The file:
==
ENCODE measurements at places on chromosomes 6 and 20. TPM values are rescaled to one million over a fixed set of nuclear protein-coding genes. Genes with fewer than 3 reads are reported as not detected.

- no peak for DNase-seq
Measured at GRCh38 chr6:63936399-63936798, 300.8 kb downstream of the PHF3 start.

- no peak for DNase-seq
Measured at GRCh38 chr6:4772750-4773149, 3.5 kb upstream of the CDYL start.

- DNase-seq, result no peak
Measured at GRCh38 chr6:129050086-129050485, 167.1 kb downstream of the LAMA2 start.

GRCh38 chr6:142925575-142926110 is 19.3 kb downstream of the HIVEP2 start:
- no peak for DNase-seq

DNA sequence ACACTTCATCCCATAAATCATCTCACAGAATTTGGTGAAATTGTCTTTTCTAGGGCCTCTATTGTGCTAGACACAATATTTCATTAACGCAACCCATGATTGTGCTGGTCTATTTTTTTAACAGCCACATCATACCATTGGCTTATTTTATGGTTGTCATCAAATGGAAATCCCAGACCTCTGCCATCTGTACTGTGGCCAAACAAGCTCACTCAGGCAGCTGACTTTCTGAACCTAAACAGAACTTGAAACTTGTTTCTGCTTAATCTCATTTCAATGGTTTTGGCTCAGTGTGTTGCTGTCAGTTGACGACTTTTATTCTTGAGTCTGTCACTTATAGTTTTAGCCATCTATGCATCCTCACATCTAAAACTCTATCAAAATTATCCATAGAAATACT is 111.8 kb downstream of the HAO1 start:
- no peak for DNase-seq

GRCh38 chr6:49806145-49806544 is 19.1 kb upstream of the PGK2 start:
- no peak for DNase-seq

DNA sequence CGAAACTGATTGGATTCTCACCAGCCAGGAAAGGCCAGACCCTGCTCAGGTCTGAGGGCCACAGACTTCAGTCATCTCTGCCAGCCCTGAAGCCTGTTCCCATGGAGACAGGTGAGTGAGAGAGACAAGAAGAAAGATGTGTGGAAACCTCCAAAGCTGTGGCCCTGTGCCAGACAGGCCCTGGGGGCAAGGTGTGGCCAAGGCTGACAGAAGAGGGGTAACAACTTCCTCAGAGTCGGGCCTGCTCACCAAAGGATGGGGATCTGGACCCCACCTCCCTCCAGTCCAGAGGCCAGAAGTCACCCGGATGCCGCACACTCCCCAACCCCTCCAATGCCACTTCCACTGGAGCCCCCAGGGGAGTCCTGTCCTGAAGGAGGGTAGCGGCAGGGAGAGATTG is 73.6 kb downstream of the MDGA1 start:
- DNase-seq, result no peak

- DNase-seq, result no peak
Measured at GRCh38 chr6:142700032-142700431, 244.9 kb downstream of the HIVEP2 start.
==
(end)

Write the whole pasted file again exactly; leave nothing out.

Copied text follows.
ENCODE measurements at places on chromosomes 6 and 20. TPM values are rescaled to one million over a fixed set of nuclear protein-coding genes. Genes with fewer than 3 reads are reported as not detected.

- no peak for DNase-seq
Measured at GRCh38 chr6:63936399-63936798, 300.8 kb downstream of the PHF3 start.

- no peak for DNase-seq
Measured at GRCh38 chr6:4772750-4773149, 3.5 kb upstream of the CDYL start.

- DNase-seq, result no peak
Measured at GRCh38 chr6:129050086-129050485, 167.1 kb downstream of the LAMA2 start.

GRCh38 chr6:142925575-142926110 is 19.3 kb downstream of the HIVEP2 start:
- no peak for DNase-seq

DNA sequence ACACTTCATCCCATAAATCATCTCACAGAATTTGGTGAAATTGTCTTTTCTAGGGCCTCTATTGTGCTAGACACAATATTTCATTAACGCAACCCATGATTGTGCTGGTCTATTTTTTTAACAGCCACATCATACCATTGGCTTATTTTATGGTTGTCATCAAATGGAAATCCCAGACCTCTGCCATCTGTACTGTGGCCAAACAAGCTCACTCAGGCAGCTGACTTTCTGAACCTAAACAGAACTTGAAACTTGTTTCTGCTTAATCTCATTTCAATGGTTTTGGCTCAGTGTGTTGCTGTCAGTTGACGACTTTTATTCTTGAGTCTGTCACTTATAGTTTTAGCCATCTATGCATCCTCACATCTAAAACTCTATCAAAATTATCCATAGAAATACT is 111.8 kb downstream of the HAO1 start:
- no peak for DNase-seq

GRCh38 chr6:49806145-49806544 is 19.1 kb upstream of the PGK2 start:
- no peak for DNase-seq

DNA sequence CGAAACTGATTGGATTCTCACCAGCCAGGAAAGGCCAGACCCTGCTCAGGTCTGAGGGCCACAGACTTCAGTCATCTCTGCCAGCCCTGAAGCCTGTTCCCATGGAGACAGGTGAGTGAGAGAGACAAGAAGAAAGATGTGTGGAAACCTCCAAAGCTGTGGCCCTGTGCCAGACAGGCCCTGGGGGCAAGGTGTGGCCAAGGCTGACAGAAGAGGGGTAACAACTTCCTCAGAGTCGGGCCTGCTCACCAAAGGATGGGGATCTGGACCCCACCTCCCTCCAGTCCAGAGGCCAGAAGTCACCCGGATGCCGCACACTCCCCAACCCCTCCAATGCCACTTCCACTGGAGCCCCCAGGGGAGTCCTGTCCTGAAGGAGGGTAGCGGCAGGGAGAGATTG is 73.6 kb downstream of the MDGA1 start:
- DNase-seq, result no peak

- DNase-seq, result no peak
Measured at GRCh38 chr6:142700032-142700431, 244.9 kb downstream of the HIVEP2 start.